The search for ways to be more environmentally sound as well as reduce energy costs continues to lead to new and innovative ways to power flour mills around the globe.
Over the years, a number of mills around the world have used water as an energy source to power their plants. In recent years, several flour mills have begun using wind as an energy source to help power their plants, and now a flour mill in Fresno, California, U.S., is harnessing the sun’s energy to partially power its facility that produces 9,500 cwts of flour per day.
Miller Milling Co.’s solar power system was built in 11 months and became operational toward the end of 2017, Damon Sidles, plant manager, said during a recent presentation on the project at the 2018 International Association of Operative Millers (IAOM) Conference in Atlanta, Georgia, U.S.
Sidles noted that solar energy systems reap the benefits in climates that have abundant sunshine. The southwestern United States, including the states of Arizona, Nevada and California, which accounts for over one-third of installed solar power in the United States, fits that profile.
After taking time to explore the resumes of several companies in the solar power industry, Miller Milling chose Richmond, California, U.S.-based SunPower Corp., which has been in business for more than 30 years and brings in more than $2 billion in revenue annually.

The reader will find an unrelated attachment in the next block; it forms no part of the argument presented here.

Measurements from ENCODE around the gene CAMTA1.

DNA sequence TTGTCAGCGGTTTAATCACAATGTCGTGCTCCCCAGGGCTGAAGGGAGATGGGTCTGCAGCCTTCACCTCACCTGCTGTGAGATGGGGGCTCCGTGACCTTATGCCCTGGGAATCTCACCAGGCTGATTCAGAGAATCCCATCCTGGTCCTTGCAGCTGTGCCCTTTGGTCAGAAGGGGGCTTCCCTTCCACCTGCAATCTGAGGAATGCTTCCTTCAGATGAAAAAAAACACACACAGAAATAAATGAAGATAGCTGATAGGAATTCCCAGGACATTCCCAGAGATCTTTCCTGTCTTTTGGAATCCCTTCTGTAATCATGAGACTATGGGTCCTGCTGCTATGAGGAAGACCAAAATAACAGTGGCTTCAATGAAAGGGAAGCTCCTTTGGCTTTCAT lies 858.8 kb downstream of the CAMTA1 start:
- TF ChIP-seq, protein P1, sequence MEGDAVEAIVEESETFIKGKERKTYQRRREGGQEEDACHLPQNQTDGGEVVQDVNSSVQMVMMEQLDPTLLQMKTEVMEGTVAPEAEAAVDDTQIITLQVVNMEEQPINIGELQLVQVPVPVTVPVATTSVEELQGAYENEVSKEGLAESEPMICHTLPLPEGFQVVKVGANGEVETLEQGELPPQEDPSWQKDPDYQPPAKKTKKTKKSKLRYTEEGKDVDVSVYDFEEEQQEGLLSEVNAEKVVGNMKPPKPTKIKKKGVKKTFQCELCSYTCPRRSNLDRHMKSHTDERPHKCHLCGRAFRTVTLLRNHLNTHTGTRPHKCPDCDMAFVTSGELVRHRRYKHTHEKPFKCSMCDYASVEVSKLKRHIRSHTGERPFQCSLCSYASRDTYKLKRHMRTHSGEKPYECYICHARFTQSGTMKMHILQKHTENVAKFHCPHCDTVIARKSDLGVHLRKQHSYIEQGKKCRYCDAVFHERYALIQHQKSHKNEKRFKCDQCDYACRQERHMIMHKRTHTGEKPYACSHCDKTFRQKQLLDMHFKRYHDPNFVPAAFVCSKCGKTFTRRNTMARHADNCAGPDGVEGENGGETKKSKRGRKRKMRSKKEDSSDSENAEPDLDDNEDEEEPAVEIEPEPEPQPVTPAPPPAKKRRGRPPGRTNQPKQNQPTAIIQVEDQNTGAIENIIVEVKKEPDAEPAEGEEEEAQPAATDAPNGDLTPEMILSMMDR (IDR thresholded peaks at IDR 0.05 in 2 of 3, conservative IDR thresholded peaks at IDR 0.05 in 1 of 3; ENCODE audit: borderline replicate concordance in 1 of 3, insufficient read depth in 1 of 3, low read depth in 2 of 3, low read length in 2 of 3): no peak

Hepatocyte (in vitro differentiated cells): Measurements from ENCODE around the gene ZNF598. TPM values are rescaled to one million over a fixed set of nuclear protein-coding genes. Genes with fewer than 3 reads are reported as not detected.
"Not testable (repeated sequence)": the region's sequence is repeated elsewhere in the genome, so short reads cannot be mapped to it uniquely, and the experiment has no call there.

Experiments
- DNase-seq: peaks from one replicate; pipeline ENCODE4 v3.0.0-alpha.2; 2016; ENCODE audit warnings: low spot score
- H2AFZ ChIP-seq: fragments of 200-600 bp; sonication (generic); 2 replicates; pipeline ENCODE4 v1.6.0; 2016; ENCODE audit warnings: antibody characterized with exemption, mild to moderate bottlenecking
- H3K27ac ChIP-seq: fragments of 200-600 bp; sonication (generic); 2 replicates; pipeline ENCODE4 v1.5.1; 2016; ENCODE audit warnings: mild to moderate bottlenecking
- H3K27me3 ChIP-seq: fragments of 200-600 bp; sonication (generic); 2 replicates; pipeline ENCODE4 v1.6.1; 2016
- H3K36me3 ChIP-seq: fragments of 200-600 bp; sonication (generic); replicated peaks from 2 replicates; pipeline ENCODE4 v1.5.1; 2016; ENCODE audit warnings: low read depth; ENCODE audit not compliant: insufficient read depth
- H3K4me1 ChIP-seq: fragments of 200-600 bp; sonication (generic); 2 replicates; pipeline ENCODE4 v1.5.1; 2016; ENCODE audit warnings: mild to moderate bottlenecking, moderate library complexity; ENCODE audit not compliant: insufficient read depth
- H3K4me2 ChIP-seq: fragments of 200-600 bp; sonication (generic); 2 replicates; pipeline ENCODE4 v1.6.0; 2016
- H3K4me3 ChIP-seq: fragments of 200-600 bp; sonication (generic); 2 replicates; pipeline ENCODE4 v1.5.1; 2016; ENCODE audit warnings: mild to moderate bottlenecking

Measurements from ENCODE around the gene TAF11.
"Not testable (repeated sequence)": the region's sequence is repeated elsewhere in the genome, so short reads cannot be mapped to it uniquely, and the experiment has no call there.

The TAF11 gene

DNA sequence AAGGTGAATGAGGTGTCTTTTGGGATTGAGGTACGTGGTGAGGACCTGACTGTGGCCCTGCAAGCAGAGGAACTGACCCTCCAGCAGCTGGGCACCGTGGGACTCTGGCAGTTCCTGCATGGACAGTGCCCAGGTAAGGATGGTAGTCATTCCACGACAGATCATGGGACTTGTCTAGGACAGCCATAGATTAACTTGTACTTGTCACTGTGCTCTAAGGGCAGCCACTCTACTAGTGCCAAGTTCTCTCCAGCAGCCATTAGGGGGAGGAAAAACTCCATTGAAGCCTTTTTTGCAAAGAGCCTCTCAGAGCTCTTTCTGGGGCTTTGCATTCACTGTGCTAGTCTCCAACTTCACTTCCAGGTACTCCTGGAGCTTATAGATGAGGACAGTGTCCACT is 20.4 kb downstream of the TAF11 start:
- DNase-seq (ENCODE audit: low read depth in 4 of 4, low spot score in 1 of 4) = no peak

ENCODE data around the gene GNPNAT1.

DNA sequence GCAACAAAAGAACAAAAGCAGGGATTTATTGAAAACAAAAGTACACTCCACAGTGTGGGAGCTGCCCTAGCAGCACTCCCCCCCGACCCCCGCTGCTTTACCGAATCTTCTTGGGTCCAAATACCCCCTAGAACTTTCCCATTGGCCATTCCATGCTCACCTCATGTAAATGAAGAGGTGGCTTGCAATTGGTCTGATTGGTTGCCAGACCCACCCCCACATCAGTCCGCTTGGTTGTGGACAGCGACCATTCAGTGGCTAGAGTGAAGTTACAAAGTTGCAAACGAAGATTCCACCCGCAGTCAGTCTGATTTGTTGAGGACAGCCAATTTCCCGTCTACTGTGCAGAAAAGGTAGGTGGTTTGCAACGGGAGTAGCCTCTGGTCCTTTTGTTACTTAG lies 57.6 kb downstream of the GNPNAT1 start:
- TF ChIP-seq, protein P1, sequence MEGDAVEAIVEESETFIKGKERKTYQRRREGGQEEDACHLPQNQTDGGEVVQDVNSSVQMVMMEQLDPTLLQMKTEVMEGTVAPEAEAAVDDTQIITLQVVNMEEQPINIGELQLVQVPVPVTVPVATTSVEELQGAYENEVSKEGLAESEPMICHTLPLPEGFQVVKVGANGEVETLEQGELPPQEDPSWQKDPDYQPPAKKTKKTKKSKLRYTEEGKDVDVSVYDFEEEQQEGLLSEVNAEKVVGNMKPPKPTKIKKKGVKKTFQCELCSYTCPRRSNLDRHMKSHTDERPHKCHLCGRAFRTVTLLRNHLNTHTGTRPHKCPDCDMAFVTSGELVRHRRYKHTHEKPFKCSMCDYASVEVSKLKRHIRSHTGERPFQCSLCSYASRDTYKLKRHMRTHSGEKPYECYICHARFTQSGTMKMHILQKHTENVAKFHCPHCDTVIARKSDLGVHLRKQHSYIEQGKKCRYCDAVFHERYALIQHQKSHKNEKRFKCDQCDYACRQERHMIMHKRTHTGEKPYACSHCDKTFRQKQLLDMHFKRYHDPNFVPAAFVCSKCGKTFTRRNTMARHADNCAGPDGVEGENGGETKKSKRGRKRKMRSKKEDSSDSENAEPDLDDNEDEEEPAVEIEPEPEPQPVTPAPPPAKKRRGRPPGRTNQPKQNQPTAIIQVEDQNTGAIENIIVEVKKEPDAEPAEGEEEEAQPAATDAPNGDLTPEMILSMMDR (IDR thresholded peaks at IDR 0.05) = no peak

Sidles, who noted that this was one of SunPower’s smaller-scale projects, said Miller Milling decided to install the 2,340 solar panels required for the project on 5 acres located adjacent to the mill.
He said since it was a relatively flat section of land, very little grading of the ground was required, and there was minimal use of concrete.
“The solar foundation piles that were driven into the ground required no concrete at all,” said Sidles, adding that the piles are driven 7 to 8 feet deep, providing a sturdy foundation for the solar panel system.
While it takes 2 to 5 kilowatts of solar energy per day to power a home, the system generates 1,018 kilowatts of solar energy per hour, Sidles said.
Miller Milling purchased SunPower’s latest technology, a system called Oasis 3, in which each solar panel is rated for 435 watts. Sidles explained that a tracking system, aided by sensors, helps move the panels throughout the day so they are always receiving a direct path of sun rays.
“It uses a DC (direct current) motor that is powered by the panels and tracks the sun from east to west during roughly a 12-hour period,” Sidles said.
When the sun sets, the solar panels return to their stowed, horizontal position parallel to the ground, and then move to an angle facing east toward the sun at sunrise, he said.
Sidles described the process as “harvesting the sun’s rays or photons and converting them into electrons, or electrical energy. When the sun hits the panel, protons are converted to electrons and direct current electricity that flows to the inverter; that’s when it is transformed into AC (alternating current) power.”
Total cost of the project was just under $2.5 million dollars, Sidles said.
“For the amount of money we put into this project, we wanted to make sure it was secure, so we added security cameras around the perimeter and also surround it with chain link fences with barbed wire around the top of it,” he added.